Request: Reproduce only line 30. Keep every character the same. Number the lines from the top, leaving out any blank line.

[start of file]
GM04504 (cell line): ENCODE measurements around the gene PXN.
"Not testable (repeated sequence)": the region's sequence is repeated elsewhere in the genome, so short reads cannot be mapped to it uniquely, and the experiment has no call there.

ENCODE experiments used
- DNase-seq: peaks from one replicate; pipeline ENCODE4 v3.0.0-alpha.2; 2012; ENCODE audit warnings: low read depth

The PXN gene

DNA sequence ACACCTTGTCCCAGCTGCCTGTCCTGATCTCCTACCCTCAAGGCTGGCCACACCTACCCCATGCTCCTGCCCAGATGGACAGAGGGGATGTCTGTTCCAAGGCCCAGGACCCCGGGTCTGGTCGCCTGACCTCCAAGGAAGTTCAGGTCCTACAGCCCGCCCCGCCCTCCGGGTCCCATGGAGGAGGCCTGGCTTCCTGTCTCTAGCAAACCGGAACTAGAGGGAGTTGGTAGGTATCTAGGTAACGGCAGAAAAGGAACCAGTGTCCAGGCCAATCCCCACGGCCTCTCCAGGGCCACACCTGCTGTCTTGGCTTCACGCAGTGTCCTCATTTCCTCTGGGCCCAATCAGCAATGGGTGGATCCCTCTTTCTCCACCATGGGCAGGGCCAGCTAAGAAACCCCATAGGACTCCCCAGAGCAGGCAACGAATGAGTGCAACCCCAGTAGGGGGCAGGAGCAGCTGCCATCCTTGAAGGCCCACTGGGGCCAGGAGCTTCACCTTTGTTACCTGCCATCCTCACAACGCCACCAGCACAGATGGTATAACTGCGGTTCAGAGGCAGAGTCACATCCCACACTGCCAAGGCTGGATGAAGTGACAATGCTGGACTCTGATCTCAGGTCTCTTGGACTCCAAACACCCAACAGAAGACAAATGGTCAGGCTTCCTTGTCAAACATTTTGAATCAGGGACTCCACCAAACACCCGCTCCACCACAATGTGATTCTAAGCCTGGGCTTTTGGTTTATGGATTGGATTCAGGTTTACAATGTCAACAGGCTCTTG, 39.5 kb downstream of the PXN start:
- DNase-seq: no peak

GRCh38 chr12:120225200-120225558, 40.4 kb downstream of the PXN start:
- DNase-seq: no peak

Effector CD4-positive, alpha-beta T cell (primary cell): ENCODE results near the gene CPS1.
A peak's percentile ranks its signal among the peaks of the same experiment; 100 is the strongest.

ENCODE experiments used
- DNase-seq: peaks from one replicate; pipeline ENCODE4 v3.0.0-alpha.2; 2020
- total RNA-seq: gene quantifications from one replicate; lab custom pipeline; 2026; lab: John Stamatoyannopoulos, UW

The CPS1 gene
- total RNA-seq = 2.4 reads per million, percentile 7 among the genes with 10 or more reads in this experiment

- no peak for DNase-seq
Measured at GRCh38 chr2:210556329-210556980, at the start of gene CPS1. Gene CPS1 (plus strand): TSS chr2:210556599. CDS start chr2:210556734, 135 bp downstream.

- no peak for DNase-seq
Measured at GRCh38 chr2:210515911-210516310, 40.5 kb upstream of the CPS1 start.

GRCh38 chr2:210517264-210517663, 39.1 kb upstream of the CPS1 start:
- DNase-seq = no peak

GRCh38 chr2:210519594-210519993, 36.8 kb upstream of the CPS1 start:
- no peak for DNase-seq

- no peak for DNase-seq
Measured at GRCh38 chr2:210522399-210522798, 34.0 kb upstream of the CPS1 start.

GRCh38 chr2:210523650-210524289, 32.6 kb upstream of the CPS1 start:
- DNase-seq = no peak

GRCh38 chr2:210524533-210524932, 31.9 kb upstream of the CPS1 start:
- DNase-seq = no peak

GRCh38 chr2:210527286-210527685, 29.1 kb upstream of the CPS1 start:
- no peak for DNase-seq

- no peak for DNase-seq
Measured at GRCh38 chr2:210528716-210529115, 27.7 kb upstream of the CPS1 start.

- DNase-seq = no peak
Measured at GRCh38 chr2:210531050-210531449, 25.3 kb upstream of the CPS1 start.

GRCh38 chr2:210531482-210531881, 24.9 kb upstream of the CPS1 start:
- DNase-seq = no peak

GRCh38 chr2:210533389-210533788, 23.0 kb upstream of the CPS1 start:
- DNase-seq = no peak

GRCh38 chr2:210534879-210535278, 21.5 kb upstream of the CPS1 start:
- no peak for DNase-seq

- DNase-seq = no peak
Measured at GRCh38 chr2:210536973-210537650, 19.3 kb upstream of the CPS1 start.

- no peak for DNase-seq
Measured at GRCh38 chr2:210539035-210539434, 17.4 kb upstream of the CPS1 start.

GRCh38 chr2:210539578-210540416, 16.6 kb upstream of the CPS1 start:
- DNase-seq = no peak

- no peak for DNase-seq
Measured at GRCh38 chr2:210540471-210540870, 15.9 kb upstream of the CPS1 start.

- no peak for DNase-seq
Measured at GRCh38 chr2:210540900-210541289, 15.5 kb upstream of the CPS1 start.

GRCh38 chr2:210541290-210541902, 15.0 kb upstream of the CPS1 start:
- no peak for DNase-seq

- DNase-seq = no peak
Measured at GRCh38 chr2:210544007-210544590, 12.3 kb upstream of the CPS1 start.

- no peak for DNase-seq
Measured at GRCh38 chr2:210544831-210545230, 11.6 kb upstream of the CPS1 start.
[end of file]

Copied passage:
- DNase-seq = no peak